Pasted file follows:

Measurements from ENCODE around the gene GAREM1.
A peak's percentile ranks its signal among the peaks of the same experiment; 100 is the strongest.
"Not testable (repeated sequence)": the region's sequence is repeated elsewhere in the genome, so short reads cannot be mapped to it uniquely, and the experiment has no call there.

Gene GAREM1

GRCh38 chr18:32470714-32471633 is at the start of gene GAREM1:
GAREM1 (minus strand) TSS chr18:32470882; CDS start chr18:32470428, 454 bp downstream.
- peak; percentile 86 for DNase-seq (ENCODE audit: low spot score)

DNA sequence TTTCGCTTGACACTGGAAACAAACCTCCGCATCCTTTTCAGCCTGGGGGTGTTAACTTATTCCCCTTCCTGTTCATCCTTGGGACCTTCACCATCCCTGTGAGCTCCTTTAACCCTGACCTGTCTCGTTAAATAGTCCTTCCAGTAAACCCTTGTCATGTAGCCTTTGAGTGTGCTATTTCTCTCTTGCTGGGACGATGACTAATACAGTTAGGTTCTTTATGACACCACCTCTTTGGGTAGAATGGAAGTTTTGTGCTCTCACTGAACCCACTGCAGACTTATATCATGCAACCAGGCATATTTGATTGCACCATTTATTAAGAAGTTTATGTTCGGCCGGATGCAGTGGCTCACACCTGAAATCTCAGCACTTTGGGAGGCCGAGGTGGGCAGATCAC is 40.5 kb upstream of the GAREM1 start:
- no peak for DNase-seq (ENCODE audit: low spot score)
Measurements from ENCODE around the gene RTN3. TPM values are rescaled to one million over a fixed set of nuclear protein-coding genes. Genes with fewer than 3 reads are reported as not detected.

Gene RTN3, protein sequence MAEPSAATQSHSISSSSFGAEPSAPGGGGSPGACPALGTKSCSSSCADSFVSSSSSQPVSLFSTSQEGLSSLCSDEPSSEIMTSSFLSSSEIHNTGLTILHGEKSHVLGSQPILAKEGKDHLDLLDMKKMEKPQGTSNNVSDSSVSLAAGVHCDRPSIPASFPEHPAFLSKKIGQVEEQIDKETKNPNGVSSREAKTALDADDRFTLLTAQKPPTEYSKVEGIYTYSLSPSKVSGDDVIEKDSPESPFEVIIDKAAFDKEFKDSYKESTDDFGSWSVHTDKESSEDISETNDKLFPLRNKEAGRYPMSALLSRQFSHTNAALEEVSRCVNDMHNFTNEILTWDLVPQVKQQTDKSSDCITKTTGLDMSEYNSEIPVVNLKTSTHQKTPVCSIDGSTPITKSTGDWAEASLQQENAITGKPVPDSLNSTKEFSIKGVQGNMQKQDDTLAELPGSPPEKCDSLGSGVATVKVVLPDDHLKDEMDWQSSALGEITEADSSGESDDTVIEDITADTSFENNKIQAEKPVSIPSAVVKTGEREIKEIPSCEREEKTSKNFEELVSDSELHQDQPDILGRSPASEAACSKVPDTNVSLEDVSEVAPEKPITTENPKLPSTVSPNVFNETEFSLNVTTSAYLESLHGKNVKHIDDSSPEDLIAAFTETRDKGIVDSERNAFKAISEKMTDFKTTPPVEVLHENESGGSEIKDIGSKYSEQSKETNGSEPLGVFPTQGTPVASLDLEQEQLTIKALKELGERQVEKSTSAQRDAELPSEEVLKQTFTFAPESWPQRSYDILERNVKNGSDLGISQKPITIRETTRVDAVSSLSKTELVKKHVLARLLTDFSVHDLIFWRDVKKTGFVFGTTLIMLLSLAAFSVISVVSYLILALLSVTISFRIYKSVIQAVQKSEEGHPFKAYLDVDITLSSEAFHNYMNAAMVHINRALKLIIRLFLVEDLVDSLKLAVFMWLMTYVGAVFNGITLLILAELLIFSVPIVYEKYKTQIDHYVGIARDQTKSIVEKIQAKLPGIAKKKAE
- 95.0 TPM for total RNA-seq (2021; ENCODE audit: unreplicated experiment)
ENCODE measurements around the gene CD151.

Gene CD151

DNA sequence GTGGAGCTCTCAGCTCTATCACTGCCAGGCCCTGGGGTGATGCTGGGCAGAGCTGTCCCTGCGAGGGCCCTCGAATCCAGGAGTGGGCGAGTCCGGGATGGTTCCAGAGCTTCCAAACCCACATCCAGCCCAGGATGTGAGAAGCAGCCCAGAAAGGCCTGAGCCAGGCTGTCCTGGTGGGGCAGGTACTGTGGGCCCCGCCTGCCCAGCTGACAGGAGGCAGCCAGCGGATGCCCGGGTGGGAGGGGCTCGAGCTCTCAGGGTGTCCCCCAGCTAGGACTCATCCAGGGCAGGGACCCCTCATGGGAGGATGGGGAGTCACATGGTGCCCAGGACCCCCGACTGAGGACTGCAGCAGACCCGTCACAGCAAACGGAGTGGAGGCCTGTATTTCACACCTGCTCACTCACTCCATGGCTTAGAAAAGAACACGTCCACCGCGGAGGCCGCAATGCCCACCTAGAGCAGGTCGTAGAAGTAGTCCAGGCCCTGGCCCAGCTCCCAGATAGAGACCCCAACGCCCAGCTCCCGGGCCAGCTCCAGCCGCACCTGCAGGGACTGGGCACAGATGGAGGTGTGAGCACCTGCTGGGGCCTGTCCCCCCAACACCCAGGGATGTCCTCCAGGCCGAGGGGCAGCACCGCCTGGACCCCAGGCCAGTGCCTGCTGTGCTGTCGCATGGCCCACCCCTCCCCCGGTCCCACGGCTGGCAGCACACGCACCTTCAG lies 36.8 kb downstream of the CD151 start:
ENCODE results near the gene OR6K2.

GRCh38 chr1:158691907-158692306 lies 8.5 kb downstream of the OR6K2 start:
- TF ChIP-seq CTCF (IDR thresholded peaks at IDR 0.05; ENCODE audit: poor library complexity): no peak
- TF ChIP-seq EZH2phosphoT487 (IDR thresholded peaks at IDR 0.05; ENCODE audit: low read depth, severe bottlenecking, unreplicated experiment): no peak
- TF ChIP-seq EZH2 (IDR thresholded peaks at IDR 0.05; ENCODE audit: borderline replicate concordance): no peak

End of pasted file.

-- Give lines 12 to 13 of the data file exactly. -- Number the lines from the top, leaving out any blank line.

- 95.0 TPM for total RNA-seq (2021; ENCODE audit: unreplicated experiment)
ENCODE measurements around the gene CD151.